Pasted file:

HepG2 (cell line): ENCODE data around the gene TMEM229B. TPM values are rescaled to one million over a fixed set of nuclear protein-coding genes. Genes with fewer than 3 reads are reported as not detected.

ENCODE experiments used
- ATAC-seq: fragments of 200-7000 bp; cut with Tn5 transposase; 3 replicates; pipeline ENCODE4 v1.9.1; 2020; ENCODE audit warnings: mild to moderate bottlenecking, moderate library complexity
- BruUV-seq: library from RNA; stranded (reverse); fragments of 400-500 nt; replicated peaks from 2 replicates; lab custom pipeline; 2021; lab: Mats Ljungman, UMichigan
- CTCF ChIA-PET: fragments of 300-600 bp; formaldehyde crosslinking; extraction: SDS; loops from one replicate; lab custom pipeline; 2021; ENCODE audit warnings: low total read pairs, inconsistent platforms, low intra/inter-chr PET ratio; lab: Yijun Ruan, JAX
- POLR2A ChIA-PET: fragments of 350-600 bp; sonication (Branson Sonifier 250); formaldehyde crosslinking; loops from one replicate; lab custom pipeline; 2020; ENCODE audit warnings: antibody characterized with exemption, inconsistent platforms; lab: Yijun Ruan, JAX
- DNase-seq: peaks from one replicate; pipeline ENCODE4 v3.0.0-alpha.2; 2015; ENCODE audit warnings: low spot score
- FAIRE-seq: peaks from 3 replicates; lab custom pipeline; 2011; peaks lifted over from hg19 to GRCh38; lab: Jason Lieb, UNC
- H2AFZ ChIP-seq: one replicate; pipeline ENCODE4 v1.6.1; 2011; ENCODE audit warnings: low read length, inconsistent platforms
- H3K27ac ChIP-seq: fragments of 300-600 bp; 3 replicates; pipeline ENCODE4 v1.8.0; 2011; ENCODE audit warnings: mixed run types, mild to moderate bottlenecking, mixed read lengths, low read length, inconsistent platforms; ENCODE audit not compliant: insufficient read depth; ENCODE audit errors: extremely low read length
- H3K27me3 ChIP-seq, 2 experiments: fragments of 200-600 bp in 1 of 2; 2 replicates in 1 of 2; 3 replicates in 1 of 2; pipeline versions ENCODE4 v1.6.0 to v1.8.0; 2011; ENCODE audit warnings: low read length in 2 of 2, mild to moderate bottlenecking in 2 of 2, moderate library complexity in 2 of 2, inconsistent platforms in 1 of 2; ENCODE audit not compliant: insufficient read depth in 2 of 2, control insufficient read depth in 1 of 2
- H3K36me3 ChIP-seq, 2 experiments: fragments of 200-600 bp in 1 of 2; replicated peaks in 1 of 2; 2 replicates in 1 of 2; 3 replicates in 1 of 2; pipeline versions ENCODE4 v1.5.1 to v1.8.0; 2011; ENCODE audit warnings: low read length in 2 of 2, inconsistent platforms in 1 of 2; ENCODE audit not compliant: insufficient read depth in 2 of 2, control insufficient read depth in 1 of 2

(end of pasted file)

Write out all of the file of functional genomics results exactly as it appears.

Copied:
HepG2 (cell line): ENCODE data around the gene TMEM229B. TPM values are rescaled to one million over a fixed set of nuclear protein-coding genes. Genes with fewer than 3 reads are reported as not detected.

ENCODE experiments used
- ATAC-seq: fragments of 200-7000 bp; cut with Tn5 transposase; 3 replicates; pipeline ENCODE4 v1.9.1; 2020; ENCODE audit warnings: mild to moderate bottlenecking, moderate library complexity
- BruUV-seq: library from RNA; stranded (reverse); fragments of 400-500 nt; replicated peaks from 2 replicates; lab custom pipeline; 2021; lab: Mats Ljungman, UMichigan
- CTCF ChIA-PET: fragments of 300-600 bp; formaldehyde crosslinking; extraction: SDS; loops from one replicate; lab custom pipeline; 2021; ENCODE audit warnings: low total read pairs, inconsistent platforms, low intra/inter-chr PET ratio; lab: Yijun Ruan, JAX
- POLR2A ChIA-PET: fragments of 350-600 bp; sonication (Branson Sonifier 250); formaldehyde crosslinking; loops from one replicate; lab custom pipeline; 2020; ENCODE audit warnings: antibody characterized with exemption, inconsistent platforms; lab: Yijun Ruan, JAX
- DNase-seq: peaks from one replicate; pipeline ENCODE4 v3.0.0-alpha.2; 2015; ENCODE audit warnings: low spot score
- FAIRE-seq: peaks from 3 replicates; lab custom pipeline; 2011; peaks lifted over from hg19 to GRCh38; lab: Jason Lieb, UNC
- H2AFZ ChIP-seq: one replicate; pipeline ENCODE4 v1.6.1; 2011; ENCODE audit warnings: low read length, inconsistent platforms
- H3K27ac ChIP-seq: fragments of 300-600 bp; 3 replicates; pipeline ENCODE4 v1.8.0; 2011; ENCODE audit warnings: mixed run types, mild to moderate bottlenecking, mixed read lengths, low read length, inconsistent platforms; ENCODE audit not compliant: insufficient read depth; ENCODE audit errors: extremely low read length
- H3K27me3 ChIP-seq, 2 experiments: fragments of 200-600 bp in 1 of 2; 2 replicates in 1 of 2; 3 replicates in 1 of 2; pipeline versions ENCODE4 v1.6.0 to v1.8.0; 2011; ENCODE audit warnings: low read length in 2 of 2, mild to moderate bottlenecking in 2 of 2, moderate library complexity in 2 of 2, inconsistent platforms in 1 of 2; ENCODE audit not compliant: insufficient read depth in 2 of 2, control insufficient read depth in 1 of 2
- H3K36me3 ChIP-seq, 2 experiments: fragments of 200-600 bp in 1 of 2; replicated peaks in 1 of 2; 2 replicates in 1 of 2; 3 replicates in 1 of 2; pipeline versions ENCODE4 v1.5.1 to v1.8.0; 2011; ENCODE audit warnings: low read length in 2 of 2, inconsistent platforms in 1 of 2; ENCODE audit not compliant: insufficient read depth in 2 of 2, control insufficient read depth in 1 of 2